Location: Plant, Soil and Nutrition ResearchTitle: Predicting gene structure changes resulting from genetic variants via exon definition features Author
|Majoros, William - Duke University|
|Holt, Carson - University Of Utah|
|Campbell, Michael - Cold Spring Harbor Laboratory|
|Yandell, Mark - University Of Utah|
|Reddy, Timothy - Duke University|
Submitted to: Bioinformatics
Publication Type: Peer Reviewed Journal
Publication Acceptance Date: 4/24/2018
Publication Date: 4/25/2018
Citation: Majoros, W., Holt, C., Campbell, M., Ware, D., Yandell, M., Reddy, T. 2018. Predicting gene structure changes resulting from genetic variants via exon definition features. Bioinformatics. doi: 10/1093/bioinformations/bty324.
Interpretive Summary: Within a species, there are differences in the sequences of genomes. This “genetic variation” when it is in a gene region has the potential to impact a gene product, and potentially the function of the gene. In this paper, we describe a method by which we can predict if the gene product is likely to change, and if that change may have an impact on gene function. We demonstrated the method using both real and simulated data, and found that our methods identifie changes in gene function, that can have large effects on the structure of the genes transcript, thus, impacting the resulting protein. These changes in some case could help understand the underlying cause in human disease or plant performance.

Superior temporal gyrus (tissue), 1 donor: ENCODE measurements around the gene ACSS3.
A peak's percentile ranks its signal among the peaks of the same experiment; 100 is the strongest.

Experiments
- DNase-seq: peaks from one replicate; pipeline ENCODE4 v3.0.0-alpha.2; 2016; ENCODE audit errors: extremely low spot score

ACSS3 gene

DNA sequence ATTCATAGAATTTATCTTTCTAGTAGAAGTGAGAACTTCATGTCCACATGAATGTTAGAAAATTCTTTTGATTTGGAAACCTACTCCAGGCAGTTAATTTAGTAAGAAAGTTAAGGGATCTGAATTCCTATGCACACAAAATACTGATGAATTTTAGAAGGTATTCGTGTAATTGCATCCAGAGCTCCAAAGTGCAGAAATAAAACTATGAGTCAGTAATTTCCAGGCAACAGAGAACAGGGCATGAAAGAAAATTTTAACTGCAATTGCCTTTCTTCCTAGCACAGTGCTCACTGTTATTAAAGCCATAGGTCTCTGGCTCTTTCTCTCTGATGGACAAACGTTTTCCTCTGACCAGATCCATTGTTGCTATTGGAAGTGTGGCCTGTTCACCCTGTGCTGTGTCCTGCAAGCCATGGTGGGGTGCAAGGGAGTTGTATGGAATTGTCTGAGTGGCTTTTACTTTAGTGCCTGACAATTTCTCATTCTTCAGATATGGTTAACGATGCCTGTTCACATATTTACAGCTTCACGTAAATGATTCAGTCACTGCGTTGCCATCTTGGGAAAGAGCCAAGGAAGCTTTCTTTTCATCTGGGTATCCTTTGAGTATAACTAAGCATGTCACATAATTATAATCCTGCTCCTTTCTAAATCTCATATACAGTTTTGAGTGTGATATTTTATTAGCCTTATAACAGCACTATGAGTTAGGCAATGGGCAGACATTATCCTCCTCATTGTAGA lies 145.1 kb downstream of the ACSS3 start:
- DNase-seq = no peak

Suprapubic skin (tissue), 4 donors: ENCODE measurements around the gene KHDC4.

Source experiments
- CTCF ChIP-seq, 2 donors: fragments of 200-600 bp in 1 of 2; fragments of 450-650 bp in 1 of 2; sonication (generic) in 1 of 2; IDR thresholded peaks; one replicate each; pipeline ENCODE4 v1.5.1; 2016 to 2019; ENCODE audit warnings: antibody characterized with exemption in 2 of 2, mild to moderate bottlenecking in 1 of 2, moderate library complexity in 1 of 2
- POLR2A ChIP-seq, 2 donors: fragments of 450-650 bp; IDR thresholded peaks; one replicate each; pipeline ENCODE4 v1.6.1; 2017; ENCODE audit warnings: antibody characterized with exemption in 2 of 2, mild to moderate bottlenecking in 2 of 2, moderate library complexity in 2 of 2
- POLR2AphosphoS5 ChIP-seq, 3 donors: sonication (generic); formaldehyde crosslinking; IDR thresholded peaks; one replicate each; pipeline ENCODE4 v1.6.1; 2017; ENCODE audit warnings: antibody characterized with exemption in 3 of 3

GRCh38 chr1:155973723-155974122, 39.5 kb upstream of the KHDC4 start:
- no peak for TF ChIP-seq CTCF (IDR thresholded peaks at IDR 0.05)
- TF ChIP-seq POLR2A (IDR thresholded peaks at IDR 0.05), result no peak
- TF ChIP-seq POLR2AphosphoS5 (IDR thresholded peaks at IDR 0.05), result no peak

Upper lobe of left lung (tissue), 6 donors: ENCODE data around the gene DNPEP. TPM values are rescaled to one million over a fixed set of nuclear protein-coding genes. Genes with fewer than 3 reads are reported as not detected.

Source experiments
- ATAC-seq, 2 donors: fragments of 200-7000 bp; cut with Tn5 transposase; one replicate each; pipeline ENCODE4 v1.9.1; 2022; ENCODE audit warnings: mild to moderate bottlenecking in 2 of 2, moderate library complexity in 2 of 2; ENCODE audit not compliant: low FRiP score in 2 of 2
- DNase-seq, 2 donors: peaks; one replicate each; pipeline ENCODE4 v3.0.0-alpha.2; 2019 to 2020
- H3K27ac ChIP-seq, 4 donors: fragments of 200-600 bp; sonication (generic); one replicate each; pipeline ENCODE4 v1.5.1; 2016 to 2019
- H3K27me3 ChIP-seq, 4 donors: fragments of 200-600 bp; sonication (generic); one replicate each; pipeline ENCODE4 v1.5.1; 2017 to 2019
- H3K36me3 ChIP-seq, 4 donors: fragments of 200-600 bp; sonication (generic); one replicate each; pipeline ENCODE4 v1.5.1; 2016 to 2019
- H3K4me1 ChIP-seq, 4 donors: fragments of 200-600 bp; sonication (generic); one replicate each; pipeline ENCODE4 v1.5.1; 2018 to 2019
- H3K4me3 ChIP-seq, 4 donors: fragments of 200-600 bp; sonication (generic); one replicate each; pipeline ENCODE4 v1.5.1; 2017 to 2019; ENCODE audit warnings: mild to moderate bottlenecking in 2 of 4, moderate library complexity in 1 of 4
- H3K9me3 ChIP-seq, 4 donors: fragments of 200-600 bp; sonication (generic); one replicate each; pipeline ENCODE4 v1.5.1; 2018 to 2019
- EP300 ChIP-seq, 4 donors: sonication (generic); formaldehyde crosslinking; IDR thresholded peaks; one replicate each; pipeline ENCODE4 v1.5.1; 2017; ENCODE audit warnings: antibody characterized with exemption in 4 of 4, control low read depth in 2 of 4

Technical Abstract: MOTIVATION: Genetic variation that disrupts gene function by altering gene splicing between individuals can substantially influence traits and disease. In those cases, accurately predicting the effects of genetic variation on splicing can be highly valuable for investigating the mechanisms underlying those traits and diseases. While methods have been developed to generate high quality computational predictions of gene structures in reference genomes, the same methods perform poorly when used to predict the potentially deleterious effects of genetic changes that alter gene splicing between individuals. Underlying that discrepancy in predictive ability are the common assumptions by reference gene finding algorithms that genes are conserved, well-formed, and produce functional proteins. RESULTS: We describe a probabilistic approach for predicting recent changes to gene structure that may or may not conserve function. The model is applicable to both coding and noncoding genes, and can be trained on existing gene annotations without requiring curated examples of aberrant splicing. We apply this model to the problem of predicting altered splicing patterns in the genomes of individual humans, and we demonstrate that performing gene-structure prediction without relying on conserved coding features is feasible. The model predicts an unexpected abundance of variants that create de novo splice sites, an observation supported by both simulations and empirical data from RNA-seq experiments. While these de novo splice variants are commonly misinterpreted by other tools as coding or noncoding variants of little or no effect, we find that in some cases they can have large effects on splicing activity and protein products, and we propose that they may commonly act as cryptic factors in disease.